I finally finished The Invention of Air by Steven Johnson last weekend. I was 20 pages into it when it got left up at the cabin for a couple of weeks.
The book is centered on the life of Joseph Priestley, the 18th-century British natural philosopher (or amateur scientist) who most people know as the discoverer of oxygen. Back in 1771, he was the first person to realize that plants were creating oxygen. This places Priestley at the centre of the understanding about ecosystems: the air we breathe is not some inevitable fact of life on earth, but something manufactured as part of a wider system by other organisms on the planet. Priestly wasnâ€™t just a scientist but is a connecter. He connects and build friendships with the American Founding Fathers in all sorts of ways: he was best friends with Franklin for the last ten years or so that Benjamin Franklin lived in London, and his writings on religion had the single most dramatic impact on Thomas Jefferson’s Christianity.
Priestley’s radicalism ends up provoking the Birmingham Riots of 1791, which ultimately drive him to emigrate to America, where he becomes a central figure in the Alien and Sedition Acts, and the falling out — and ultimate reconciliation — between John Adams and Jefferson.
To give you some sense of his role: in the final correspondence between Adams and Jefferson, starting in 1812, Priestley is mentioned 52 times, while Franklin is mentioned five times, and Washington only three.
I was also fascinated by the idea of leisure time in the book. The people mentioned in it were able to dedicate time to science, writing, and big ideas because they had the time to do it. Priestly was a pastor, Franklin was a deputy postmaster, and all of the Club of Honest Whigs had enough free time to experiment, read, and debate into the night at least one week at a local pub.
The results were spectacular. Not only did Priestly, Franklin and others bring in the inventions and technology that helped fuel the industrial revolution in England, they shared that knowledge with the world. Priestly was a searcher who shared his discoveries openly and willingly, crossed disciplinary boundaries with impunity and insight, who conceived of the world as a large laboratory.
He had time to do so because of the freedom his church gave him and later he was supported by a wealthy benefactor who supported his experiments. Later in his life he set up a network of private donors to pay small sums to support his work, an idea that was used by Ben Saunders as he raised money for his Scott Antarctic Expedition.
I think of my pastor/theologian/contemplative/activist friends and wonder what they could come up with if they had 50 hours a week to dedicate to study and learning rather than meetings, marking papers, and fielding complaints and instead dedicate that time to figuring out the problems of our time.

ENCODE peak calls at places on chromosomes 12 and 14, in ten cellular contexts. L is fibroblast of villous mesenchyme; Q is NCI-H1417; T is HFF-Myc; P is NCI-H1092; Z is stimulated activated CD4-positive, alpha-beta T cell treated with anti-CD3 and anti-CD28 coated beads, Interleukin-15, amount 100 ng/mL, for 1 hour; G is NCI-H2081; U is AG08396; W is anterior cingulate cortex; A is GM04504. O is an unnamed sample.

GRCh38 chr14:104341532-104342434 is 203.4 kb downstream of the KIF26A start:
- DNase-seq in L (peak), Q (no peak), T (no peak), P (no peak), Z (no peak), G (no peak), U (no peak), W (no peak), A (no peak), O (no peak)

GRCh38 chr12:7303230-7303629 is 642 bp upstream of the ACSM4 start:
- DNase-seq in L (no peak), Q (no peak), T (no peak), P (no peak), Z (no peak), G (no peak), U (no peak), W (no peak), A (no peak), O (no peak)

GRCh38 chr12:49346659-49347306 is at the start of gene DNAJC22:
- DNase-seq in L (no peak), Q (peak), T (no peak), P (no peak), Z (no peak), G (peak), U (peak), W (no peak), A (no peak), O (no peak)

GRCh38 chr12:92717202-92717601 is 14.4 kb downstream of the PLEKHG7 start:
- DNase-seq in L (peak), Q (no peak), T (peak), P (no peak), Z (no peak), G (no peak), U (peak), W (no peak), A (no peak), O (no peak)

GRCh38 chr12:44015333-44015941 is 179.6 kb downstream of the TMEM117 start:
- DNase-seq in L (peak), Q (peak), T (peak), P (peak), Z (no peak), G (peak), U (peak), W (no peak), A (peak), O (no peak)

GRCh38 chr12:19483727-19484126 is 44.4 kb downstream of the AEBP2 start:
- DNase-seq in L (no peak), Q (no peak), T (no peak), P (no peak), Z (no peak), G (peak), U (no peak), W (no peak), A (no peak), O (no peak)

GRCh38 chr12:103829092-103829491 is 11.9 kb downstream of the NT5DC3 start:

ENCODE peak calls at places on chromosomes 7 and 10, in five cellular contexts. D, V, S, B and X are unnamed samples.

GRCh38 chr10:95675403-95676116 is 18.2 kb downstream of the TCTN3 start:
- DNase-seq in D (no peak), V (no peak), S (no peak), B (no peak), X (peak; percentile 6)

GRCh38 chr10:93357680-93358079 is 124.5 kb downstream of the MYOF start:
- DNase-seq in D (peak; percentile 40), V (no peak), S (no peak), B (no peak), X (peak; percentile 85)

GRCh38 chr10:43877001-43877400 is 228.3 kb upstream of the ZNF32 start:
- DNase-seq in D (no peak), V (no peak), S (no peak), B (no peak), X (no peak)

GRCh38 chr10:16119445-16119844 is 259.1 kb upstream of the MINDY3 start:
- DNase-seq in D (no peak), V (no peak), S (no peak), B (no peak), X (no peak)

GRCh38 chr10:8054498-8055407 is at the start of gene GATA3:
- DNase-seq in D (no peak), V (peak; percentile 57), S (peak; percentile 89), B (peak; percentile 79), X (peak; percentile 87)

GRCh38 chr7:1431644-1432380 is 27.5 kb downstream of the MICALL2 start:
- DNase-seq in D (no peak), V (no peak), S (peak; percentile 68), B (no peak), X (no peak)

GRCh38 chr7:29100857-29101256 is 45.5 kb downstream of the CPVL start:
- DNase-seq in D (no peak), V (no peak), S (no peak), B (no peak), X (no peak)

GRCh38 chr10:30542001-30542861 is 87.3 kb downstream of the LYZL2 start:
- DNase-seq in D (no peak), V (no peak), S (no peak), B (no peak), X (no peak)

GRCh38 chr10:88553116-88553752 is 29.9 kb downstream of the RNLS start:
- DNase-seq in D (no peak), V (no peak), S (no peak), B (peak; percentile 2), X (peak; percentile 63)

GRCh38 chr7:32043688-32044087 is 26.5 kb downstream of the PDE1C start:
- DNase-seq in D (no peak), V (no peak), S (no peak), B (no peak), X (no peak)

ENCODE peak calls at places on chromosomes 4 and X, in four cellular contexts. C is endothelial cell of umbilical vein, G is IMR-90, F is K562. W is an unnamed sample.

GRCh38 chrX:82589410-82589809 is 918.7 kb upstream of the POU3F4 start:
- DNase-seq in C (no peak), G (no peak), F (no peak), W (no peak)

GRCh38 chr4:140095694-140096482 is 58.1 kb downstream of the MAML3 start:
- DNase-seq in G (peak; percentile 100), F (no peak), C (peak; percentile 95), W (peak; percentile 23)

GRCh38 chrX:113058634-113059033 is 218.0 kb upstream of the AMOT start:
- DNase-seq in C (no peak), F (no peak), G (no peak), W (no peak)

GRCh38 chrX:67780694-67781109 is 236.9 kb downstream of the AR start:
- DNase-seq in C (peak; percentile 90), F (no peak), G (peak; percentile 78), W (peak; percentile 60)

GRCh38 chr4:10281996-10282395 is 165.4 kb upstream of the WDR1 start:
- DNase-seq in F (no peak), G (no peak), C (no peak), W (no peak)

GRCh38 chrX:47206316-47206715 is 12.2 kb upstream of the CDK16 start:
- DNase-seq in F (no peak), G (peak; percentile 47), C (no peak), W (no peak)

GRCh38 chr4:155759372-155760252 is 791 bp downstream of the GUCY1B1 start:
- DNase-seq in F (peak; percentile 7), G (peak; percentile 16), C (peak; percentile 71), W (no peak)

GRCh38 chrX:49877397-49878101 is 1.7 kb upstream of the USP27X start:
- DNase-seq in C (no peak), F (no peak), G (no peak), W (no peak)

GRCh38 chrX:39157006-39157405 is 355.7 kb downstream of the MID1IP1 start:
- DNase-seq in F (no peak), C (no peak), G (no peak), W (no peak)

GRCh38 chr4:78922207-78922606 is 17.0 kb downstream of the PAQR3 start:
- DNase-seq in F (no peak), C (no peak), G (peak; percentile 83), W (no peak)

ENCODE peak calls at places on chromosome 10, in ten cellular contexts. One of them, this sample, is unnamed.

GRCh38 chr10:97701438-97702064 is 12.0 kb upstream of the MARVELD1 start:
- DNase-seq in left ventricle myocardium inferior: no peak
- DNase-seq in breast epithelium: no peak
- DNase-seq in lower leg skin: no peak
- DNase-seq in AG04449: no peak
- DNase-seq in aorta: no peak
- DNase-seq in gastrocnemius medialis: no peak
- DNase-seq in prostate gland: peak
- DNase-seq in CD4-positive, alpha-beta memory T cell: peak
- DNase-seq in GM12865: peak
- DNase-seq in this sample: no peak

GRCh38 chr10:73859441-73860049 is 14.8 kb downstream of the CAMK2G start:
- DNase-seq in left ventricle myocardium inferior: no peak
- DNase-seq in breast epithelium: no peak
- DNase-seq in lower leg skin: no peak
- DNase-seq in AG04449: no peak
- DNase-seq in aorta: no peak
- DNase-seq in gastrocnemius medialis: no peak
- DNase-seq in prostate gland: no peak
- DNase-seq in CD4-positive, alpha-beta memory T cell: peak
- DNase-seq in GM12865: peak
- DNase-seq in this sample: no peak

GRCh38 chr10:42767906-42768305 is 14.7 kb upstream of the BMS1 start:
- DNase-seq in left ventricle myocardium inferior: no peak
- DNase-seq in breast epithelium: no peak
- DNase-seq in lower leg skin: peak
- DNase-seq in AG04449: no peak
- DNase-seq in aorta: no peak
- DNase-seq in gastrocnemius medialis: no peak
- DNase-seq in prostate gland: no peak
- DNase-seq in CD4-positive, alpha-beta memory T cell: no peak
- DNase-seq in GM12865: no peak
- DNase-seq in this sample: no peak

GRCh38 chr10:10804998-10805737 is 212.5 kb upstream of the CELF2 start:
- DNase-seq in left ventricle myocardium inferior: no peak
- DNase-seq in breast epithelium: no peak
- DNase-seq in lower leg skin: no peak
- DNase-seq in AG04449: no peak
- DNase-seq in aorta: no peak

Now in the late 1700s, Priestlyâ€™s sermon was his only distraction from his research but I wonder what the impact would be if churches followed Googleâ€™s lead and offered a 80/20 solution where 20% of ones time could be spent pursuing other projects approved by the church. Is it going to lead to a scientific revolution? I doubt it but it could lead to a revolution in film making, a new understanding about urban communities, an engagement with the contemplative life, or maybe the launch of a sports league or team for inner city youth. Years ago I listened to Dr. Charles Nienkirchen give a talk about clergy and the spiritual journey in which he suggested taking once a month for pastors to take a â€œspiritual dayâ€ and retreat from the office and go find some silence in which to listen. This is kind of similar but the difference would be the idea to go and create. Not for your own good but the good of the greater community.
There are a lot of great ideas in the book, too many to explore here. For those of you who are from south of the border, you will be interested in his influence on the Founding Fathers and there are some great stories on the spread of ideas long before copyright ruled the earth. It also offers some insight into the early debates about the American experiment and those that were carrying it out.
Johnson paints Priestley as the sort of figure the world needs more than ever: A searcher who shared his discoveries openly and willingly, crossed disciplinary boundaries with impunity and insight, who conceived of the world as a large laboratory. Priestley, who survived riots, threats of prosecution and other hardships and yet never doubted that "the world was headed naturally toward an increase in liberty and understanding." I am not sure some days if we are headed towards an increase of liberty and understanding or as Jane Jacobs suggests, a coming dark age but the book articulates the importance in striving towards something better.